At this year’s bonsai show the Cleveland Bonsai Club is going to have a table dedicated to pre-bonsai to show the various stages of bonsai creation. So what is pre-bonsai?
In its simplest form, bonsai translates to “planted in a tray” but you wouldn’t call an herb garden in a shallow pot a bonsai! A good working definition comes from Stephen Orr in The New York Times, “the term should be reserved for plants that are grown in shallow containers following the precise tenets of bonsai pruning and training, resulting in an artful miniature replica of a full-grown tree in nature.”
Of course, bonsai don’t just spring up as mature, dwarfed trees. It can take months, years, or even decades for a tree to reach the stage of refinement where it can truly be considered a bonsai.
There are basically three ways of reaching the final bonsai stage. The first is to grow a bonsai from a seed, cutting, or other propagation method. This is the slowest method and can take many decades to have a tree that resembles and ancient, wild tree. The second method is to collect a tree from the wild that already demonstrates many of the characteristics of a finished bonsai. Such trees may have been dwarfed by harsh climates, poor soil, or physical damage. Even these trees can often require many years to reach the refinement stage.
The most common method is to take a tree that has been growing in the landscape or nursery and cut it down into a smaller tree before beginning to refine the design. Some bonsai artists shop at the same garden centers as homeowners looking for bonsai candidates. Others shop at nurseries that specialize in producing plants intended to become a bonsai.
I’ve mentioned “refinement” several times, so what does that mean? It is extremely rare that even a “wild” bonsai (known as yamadori) are ready to be dug up and put into a bonsai pot as is. Most of them require additional work to shape into their final form, which is done by selective pruning and/or bending branches using wire. As they grow and make the transition into a final bonsai form they are referred to as being “in training” or in the “pre-bonsai” stage.
After months, years, or decades the tree will finally begin to resemble the final form the bonsai artist envisions. The tree trunk will have a decent thickness and has taken on an aged appearance. Strong branches will divide into secondary and tertiary branches. At this point the tree is ready for the design to be refined. Think of it as the finishing touches. Roots, trunk, branches and foliage are all the way the artist has envisioned and the tree is in a bonsai pot, tray, or other planting.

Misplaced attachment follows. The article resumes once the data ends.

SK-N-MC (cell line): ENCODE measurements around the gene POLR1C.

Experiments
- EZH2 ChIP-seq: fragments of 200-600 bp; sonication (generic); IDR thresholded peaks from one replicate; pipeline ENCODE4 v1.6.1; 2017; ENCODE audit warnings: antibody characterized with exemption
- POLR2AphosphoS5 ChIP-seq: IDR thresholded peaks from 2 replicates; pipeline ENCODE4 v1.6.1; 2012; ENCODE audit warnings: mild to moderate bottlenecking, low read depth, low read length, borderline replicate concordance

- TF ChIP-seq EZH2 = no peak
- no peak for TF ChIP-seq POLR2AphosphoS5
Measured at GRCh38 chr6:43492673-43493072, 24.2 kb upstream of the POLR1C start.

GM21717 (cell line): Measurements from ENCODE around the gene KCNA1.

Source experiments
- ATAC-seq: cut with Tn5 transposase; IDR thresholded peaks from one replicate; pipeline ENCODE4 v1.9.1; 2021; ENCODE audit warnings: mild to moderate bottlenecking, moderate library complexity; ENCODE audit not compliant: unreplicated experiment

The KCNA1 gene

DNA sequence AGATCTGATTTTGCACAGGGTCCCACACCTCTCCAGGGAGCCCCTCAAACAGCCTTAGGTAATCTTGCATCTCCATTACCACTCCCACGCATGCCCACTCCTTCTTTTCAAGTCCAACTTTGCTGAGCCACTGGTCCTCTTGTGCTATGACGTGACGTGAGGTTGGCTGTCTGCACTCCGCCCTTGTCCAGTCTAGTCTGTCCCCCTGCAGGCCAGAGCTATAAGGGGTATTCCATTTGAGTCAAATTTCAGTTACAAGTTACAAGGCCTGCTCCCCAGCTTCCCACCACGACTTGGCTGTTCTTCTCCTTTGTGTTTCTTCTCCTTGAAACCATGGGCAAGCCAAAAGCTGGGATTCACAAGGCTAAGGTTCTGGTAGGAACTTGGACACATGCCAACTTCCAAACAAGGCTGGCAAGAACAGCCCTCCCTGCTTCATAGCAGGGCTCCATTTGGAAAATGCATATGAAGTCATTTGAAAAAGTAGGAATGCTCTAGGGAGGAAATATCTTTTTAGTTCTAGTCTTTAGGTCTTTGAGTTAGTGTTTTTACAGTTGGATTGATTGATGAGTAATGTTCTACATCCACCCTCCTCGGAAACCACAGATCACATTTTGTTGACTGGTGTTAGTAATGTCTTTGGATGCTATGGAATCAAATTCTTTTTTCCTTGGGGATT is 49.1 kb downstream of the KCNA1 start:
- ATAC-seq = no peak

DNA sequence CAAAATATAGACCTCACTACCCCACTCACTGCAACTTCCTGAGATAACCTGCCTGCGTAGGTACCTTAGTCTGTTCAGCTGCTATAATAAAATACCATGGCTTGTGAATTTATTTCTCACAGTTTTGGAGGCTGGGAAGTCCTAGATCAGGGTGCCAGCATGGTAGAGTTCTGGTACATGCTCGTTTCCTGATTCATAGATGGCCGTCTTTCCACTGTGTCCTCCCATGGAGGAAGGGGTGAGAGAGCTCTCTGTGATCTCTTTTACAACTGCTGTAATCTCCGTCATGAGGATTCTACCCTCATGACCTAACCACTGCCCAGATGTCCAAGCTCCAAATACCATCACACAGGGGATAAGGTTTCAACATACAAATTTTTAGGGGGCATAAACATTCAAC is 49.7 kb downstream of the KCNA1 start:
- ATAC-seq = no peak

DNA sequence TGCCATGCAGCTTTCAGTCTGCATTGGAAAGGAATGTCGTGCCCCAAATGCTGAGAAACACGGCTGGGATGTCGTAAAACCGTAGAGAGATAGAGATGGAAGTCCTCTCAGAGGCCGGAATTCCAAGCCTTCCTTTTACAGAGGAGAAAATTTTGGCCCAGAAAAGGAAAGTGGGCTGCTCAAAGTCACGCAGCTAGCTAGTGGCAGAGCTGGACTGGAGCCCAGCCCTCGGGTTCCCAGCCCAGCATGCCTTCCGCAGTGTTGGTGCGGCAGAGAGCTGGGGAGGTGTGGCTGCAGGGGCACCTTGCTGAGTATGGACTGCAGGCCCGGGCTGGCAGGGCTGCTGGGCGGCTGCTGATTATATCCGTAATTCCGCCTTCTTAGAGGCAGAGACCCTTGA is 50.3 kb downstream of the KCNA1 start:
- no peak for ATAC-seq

While a bonsai tree is never done growing, and thus never truly “finished,” it is only at this end stage that it can truly be referred to as a bonsai tree.
A few of the author’s pre-bonsai trees are shown here.
Are you interested in attending a meeting of the Cleveland Bonsai Club but aren’t sure what goes on? Well, it really depends on the meeting!
Some meetings will have a featured speaker on a particular topic. It could be about a style of tree, species, propagation technique, wiring, fertilizer, pretty much anything bonsai or bonsai related. One of the presentations this past winter was about Suiseki (stones).
Some meetings are basically mini-workshops. Attendees can bring any tree they want and work on it at the meeting while getting advice from other members. The pictures accompanying this article were taken at the June meeting. At this meeting, the new club website was unveiled and it was also a workshop. You can see some of the trees brought in to work on.
Anyone is welcome to attend any of the monthly member meetings so if you’re interested in learning more about bonsai feel free to stop in and introduce yourself! We are a good group of folks and welcoming to newcomers of any skill level. There is no cost to attend.